Gold prices stuck a new lifetime high of $1,434.50 an ounce yesterday as investors, worried about the impact of a rising oil price on global inflation, once again turned their attention to the yellow metal for its safe haven status.
After fighting resistance levels for the last five days, gold prices smashed through the earlier high of $1,422.6 made on January 3 this year, and the metal is still trading above $1,430/oz.
Analysts maintain that the current bull-run could see gold smashing the $1,500-barrier within the next few weeks. “Thinking on targets, it’s hard to imagine gold stopping short of $1,500, maybe $1,550, before this run ends. Tomorrow (Wednesday) it might back off a little, but as long as it doesn’t close lower than $1,422.60, it intends to hold on to its gains,” says veteran gold bull Franklin Sanders on his blog at goldprice.org.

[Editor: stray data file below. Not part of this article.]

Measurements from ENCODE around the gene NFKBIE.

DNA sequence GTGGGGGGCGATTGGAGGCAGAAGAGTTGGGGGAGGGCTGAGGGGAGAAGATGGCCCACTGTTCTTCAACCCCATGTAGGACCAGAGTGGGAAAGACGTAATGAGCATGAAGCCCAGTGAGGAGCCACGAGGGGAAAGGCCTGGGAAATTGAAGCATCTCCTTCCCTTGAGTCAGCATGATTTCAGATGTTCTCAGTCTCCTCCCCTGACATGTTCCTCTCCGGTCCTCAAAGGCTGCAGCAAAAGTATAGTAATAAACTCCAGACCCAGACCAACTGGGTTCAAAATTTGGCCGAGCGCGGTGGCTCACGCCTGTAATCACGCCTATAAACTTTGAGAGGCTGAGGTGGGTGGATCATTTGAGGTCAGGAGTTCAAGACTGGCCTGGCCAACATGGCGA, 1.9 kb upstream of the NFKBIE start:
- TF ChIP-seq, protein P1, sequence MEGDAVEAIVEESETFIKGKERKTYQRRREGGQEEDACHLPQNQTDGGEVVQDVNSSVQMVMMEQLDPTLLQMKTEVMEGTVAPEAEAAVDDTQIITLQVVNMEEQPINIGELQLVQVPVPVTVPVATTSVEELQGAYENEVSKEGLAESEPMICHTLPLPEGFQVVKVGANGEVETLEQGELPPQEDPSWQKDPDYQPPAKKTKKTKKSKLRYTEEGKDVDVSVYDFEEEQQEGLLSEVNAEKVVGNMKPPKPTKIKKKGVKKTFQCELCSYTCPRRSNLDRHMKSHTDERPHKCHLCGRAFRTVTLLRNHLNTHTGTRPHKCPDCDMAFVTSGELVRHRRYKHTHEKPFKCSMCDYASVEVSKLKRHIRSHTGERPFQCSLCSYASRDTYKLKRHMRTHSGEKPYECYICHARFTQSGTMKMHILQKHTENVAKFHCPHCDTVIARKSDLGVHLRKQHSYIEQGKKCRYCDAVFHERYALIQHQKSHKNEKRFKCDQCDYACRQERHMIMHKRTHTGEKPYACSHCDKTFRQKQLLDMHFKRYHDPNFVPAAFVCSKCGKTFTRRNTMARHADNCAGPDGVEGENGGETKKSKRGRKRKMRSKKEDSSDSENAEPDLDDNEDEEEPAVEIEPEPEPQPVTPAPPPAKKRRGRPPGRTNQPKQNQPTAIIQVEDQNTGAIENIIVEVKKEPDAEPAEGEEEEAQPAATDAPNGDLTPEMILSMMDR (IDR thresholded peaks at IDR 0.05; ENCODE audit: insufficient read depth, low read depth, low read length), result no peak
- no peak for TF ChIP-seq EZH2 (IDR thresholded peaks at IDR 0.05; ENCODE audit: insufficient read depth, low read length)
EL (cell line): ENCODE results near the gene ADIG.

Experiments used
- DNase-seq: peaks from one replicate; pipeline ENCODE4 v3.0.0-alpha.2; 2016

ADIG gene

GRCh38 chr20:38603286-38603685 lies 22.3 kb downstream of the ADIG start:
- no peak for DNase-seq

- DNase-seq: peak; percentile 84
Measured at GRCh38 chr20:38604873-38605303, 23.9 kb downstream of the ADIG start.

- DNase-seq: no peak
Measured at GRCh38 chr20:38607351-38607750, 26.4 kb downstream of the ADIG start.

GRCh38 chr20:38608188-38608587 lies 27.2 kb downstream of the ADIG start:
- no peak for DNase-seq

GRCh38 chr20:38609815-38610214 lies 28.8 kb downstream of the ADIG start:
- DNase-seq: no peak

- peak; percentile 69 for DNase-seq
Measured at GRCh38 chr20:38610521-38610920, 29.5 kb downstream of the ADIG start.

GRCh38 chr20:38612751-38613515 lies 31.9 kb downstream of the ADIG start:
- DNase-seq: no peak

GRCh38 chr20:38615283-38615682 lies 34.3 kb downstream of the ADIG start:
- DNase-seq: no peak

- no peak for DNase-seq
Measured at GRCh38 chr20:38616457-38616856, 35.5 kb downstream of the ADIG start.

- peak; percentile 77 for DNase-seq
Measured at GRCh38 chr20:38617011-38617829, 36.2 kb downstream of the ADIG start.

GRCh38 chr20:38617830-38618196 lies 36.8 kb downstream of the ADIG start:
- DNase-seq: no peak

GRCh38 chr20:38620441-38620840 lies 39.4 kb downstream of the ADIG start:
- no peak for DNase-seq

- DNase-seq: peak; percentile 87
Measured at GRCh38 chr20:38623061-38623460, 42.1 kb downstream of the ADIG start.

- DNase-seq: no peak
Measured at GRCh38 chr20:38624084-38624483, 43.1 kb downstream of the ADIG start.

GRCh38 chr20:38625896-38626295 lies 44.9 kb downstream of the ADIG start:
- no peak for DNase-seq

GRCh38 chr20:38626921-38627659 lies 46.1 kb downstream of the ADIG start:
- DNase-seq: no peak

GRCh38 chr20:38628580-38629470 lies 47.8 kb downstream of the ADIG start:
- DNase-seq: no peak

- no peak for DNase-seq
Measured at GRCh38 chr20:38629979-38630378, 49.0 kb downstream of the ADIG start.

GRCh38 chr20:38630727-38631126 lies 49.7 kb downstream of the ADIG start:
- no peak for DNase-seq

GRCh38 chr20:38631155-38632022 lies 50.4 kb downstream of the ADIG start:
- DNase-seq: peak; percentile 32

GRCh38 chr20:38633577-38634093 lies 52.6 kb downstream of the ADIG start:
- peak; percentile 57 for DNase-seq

Meanwhile, silver made another high yesterday of $34.72/oz, and is still trading near that level at $34.51/oz, suggesting that the white metal too is in no mood to give up on its status as a better investment tool than gold, with silver now having appreciated 102 per cent in the past one year compared with gold’s relatively tame 26 per cent ascent during the same period.
Pushing up the prices of precious metals is the surging price of oil, which has reached levels above $115/barrel, up 22 per cent in the first 60 days of 2011, and up more than 48 per cent in the past one year. Last month, Brent crude posted its strongest monthly gain in percentage terms since May 2009, and analysts worry that rising tensions across some of the oil-producing Middle East nations may fan the fires further.
Expectedly, this is taking a massive toll on local and regional stocks, with the benchmark Dubai Financial Market general index falling 4.3 per cent in early trade this morning, with the decline led by property stocks. Union Properties led the losers with the stock price down 9.82%, Deyaar down 9.05% and Arabtec shares losing 8.96% at 11:15am local time.
Stocks across the region today seem to be tracking yesterday’s rout at the Saudi bourse, which slumped 6.8 per cent on Tuesday.